3. Put the game hen (or chicken) pieces into a large heavy pot along with a half-cup of water and the ground seasoning. Rinse out the blender container with a little more water and add that, too, along with the salt. Stir to mix and cover the pot, and heat on high heat, then reduce to medium to steam the fowl for about 10 minutes while you prepare the tomatoes.
    4. If using fresh tomatoes, first drop in boiling water for a couple of minutes, then cold water, to loosen the skins and make it easy to remove them, then puree in a blender. If using canned tomatoes, simply puree, adding about half a cup of the juice from the can as well.
    5. Place a strainer over the soup, and add the pureed tomatoes, straining out the seeds. (Omit this step if you don't mind the seeds.) Add a few cups of water and pour it through the strainer, too, to get the last bit of tomato in the soup. Discard the seeds. Add 2 cups of water, bring to a boil, then lower the heat to simmer and allow to cook while preparing the sesame paste.
    (Here's an optional step you don't really need to do, but because I'm always looking for a smoother soup, after the soup simmers for about 10 minutes, you can remove the chicken pieces into another large pot, shaking off the seasoning, then strain the broth into the new pot with the chicken). I usually rinse out the strainer with some of the strained broth a few times, and push down on the strainer with a large spoon to get all of the liquid from the strained residue, then use a spatula to remove all the bits on the underside of the strainer, and add that to the soup as well.)
    6. Since we did not toast the seeds before adding them to the soup, I've added a step: cooking the sesame paste with a cup or two of the soup's broth in a small saucepan the same way the peanut butter was treated in Recipe #67 referenced above: first, blend the tahini with a cup of the broth from the simmering soup. Heat it on the stove for 3 or 4 minutes on medium heat, until the oil begins to separate. (I read somewhere that cooking sesame makes the sesame less nutritious. Does anyone know if that's true?).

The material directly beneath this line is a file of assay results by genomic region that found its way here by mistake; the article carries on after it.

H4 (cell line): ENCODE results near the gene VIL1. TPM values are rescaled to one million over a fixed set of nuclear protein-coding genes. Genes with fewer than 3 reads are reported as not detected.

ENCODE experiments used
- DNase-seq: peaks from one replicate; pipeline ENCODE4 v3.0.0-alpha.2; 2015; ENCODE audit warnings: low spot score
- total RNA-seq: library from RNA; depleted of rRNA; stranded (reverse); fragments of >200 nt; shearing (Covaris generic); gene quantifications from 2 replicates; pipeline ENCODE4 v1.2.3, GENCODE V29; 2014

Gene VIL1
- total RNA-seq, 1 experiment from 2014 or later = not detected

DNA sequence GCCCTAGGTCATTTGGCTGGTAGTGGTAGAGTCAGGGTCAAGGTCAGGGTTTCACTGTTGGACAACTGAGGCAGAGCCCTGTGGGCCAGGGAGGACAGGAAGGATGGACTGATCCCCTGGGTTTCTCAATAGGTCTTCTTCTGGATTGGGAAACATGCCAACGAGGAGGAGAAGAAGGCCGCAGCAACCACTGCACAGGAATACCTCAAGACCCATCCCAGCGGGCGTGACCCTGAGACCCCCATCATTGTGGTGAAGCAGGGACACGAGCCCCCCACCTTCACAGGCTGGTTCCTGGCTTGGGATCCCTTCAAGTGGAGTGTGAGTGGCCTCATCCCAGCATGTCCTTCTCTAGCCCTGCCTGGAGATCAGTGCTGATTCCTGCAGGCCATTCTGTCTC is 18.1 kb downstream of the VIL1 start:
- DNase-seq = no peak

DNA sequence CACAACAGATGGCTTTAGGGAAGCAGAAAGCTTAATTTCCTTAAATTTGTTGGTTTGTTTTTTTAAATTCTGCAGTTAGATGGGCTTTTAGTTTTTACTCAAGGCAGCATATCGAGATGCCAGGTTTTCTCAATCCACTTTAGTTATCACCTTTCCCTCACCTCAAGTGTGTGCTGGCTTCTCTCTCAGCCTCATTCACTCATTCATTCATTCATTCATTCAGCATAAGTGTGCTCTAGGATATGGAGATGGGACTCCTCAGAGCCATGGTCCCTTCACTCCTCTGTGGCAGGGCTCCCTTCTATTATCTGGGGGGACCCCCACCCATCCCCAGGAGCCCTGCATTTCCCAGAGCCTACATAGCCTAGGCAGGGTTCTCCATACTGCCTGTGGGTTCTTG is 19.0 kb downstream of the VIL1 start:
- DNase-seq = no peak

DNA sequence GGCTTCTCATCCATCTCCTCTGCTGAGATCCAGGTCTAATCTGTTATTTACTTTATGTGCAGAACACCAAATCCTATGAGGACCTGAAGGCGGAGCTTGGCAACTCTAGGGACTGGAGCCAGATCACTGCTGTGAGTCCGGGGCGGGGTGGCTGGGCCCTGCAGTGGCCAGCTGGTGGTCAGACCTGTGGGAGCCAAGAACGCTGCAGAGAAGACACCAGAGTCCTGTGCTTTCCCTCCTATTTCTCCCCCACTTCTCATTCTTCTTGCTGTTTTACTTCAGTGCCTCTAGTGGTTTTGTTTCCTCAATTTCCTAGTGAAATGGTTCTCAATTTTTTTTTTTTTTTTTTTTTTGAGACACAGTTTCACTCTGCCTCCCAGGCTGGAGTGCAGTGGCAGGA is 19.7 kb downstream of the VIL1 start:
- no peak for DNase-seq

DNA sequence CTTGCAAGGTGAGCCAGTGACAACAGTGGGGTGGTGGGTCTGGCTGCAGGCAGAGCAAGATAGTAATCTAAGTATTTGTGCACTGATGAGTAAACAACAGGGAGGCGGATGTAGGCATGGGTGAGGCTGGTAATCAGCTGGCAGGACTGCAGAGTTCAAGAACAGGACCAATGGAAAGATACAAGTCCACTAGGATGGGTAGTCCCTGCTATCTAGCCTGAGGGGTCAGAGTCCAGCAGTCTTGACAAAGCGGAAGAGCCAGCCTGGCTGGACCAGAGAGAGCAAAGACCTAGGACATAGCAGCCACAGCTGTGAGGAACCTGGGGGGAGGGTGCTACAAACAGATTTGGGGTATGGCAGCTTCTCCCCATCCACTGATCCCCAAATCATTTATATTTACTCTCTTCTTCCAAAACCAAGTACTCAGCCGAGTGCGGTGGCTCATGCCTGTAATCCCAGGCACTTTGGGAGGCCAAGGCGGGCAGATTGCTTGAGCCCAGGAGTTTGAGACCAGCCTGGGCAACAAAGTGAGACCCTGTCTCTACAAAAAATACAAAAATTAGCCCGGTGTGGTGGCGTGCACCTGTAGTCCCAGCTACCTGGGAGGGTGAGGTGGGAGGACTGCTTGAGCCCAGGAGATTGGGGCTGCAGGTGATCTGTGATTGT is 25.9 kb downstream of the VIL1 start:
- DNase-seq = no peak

7. Hmmmmm. Here's the next step as I envisioned it, and the surprise I encountered. When the sesame oil began to rise to the top, I treated it like ground peanuts: added a couple of ladles of the soup broth to the tahini, mixed it in and stirred it into the soup. The surprise was that, unlike groundnut soup, the sesame kind of curdled and made some kind of emulsion that was NOT the way I remember it in Tamale, so I needed to add an additional step.
    8. Again, I removed the chicken pieces, strained the broth into the pot with it, then blended the sesame residue in the blender. Ahah! That made it the right creaminess, so I stirred it back into the soup pot, rinsing the blender with broth from the pot, and scraping the dregs with a spatula. Yes! This should be called "Cream of Sesame Soup" or "Velvet Sesame Soup." I did have to add some more hot pepper (dried red--always easier to add than remove), and a little more blended tomato (I've adjusted the ingredients above). It's creamy, but with a subtly different flavor than groundnut ("peanut butter") soup.

    I'll just make some more tuo zaafe, and then it's time to eat. BTW, if you don't plan to eat the TZ immediately, it's best to cover it with some plastic wrap (or, if it's in a wet mold, leave it there until you're ready to eat) to keep it from drying out and getting a crust on it. The top right photo shows my lunch. Very nice indeed.